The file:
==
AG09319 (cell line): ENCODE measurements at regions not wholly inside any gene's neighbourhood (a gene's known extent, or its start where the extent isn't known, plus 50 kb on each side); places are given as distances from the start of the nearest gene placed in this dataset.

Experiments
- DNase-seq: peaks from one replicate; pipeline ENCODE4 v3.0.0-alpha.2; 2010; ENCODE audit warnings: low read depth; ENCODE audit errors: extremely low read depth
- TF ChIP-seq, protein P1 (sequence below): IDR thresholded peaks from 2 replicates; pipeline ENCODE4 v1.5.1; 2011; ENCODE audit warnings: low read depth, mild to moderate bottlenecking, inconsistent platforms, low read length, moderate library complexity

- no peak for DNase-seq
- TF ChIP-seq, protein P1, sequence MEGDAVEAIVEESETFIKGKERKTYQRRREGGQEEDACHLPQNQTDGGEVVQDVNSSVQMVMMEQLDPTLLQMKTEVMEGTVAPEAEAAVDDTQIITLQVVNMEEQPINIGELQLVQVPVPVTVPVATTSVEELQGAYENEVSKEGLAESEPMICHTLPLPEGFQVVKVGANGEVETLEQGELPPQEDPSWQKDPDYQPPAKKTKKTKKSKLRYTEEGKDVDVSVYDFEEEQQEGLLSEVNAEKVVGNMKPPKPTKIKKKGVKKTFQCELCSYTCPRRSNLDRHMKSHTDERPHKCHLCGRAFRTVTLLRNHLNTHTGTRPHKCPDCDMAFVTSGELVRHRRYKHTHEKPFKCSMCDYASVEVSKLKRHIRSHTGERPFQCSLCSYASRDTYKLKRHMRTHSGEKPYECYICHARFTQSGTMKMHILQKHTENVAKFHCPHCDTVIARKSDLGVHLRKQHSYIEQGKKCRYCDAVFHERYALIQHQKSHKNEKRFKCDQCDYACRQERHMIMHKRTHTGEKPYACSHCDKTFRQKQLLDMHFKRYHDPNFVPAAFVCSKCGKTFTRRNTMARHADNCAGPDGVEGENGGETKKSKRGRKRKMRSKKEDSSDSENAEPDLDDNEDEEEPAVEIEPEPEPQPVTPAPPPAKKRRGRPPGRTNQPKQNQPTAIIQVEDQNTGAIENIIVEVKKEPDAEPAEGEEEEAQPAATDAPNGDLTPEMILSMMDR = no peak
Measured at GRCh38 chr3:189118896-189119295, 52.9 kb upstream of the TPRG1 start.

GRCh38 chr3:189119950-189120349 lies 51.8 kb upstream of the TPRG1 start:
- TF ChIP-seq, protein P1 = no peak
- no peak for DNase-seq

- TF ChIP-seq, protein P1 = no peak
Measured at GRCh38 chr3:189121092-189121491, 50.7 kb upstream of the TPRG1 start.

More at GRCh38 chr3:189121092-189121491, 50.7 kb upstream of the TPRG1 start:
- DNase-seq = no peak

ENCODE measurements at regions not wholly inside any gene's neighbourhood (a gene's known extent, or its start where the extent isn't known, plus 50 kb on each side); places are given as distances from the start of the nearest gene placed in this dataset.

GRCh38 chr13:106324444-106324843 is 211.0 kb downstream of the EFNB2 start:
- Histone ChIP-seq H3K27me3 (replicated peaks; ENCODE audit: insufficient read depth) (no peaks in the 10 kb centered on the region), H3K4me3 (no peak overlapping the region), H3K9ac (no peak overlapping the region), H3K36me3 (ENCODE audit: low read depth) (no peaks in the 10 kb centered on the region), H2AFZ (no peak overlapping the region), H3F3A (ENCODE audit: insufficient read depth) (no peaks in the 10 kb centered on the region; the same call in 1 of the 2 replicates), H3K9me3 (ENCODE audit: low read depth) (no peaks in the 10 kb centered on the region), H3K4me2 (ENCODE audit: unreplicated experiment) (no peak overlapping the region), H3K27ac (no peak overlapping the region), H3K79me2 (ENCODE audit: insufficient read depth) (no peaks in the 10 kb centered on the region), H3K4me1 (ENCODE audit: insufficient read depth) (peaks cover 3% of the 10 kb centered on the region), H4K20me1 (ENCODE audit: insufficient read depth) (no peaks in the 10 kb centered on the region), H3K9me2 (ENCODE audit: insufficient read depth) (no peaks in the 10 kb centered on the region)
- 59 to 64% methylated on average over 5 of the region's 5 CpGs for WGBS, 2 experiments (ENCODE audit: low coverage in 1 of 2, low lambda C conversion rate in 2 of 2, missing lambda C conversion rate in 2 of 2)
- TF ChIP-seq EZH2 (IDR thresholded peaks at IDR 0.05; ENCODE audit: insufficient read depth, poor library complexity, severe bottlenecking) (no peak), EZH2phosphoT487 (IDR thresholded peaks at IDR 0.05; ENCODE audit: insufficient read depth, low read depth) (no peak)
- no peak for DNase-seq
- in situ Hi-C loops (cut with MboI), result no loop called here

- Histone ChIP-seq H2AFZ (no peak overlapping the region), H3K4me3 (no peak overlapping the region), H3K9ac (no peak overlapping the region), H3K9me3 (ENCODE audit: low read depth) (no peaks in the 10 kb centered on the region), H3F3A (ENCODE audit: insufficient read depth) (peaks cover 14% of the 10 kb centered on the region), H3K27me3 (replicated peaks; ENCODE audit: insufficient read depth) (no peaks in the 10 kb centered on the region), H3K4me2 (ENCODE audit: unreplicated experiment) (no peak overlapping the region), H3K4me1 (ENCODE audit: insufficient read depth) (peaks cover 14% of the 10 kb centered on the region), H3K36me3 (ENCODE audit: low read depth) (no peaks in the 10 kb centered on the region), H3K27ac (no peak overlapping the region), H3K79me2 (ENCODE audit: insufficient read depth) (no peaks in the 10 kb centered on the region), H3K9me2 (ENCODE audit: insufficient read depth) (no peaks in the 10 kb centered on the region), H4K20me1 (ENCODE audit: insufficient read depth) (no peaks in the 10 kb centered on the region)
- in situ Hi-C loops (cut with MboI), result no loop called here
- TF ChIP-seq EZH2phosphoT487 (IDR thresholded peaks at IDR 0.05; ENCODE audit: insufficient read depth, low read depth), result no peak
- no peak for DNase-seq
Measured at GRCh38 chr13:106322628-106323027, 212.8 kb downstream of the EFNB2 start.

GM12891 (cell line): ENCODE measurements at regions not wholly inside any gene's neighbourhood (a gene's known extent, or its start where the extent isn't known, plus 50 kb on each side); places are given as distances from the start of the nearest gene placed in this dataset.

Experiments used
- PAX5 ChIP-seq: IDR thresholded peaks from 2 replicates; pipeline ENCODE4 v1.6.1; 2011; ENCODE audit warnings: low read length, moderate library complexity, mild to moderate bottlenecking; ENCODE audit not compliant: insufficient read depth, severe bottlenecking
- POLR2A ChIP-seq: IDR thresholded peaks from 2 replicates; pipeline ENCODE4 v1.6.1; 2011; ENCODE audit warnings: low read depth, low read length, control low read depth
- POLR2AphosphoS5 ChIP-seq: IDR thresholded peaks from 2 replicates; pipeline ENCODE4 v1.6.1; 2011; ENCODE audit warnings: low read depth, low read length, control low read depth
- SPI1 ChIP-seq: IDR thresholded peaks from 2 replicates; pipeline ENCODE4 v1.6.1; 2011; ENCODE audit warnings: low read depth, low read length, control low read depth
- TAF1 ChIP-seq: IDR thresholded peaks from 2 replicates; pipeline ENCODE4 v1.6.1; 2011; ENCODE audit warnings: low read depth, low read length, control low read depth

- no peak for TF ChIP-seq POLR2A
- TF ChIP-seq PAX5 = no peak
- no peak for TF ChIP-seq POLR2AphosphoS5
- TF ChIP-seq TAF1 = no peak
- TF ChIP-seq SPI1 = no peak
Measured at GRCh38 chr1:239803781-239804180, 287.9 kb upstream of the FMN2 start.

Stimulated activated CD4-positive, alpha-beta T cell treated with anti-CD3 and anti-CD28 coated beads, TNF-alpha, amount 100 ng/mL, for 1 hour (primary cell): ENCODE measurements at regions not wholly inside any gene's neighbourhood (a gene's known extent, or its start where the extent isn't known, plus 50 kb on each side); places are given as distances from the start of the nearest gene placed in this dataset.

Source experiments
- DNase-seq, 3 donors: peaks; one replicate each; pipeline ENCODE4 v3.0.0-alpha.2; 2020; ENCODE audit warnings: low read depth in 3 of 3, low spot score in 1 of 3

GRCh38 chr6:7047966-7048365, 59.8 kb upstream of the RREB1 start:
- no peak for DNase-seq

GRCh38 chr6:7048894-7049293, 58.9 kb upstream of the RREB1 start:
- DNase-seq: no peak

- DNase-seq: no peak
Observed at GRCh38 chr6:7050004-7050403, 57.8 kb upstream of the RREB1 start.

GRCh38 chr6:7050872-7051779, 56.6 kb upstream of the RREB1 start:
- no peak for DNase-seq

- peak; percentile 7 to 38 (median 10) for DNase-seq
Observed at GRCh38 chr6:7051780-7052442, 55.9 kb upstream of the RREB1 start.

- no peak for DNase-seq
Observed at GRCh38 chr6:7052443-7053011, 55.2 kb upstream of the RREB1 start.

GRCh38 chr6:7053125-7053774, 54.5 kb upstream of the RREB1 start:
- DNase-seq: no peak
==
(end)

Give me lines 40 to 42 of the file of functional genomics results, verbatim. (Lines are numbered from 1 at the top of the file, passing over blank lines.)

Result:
Stimulated activated CD4-positive, alpha-beta T cell treated with anti-CD3 and anti-CD28 coated beads, TNF-alpha, amount 100 ng/mL, for 1 hour (primary cell): ENCODE measurements at regions not wholly inside any gene's neighbourhood (a gene's known extent, or its start where the extent isn't known, plus 50 kb on each side); places are given as distances from the start of the nearest gene placed in this dataset.

Source experiments
- DNase-seq, 3 donors: peaks; one replicate each; pipeline ENCODE4 v3.0.0-alpha.2; 2020; ENCODE audit warnings: low read depth in 3 of 3, low spot score in 1 of 3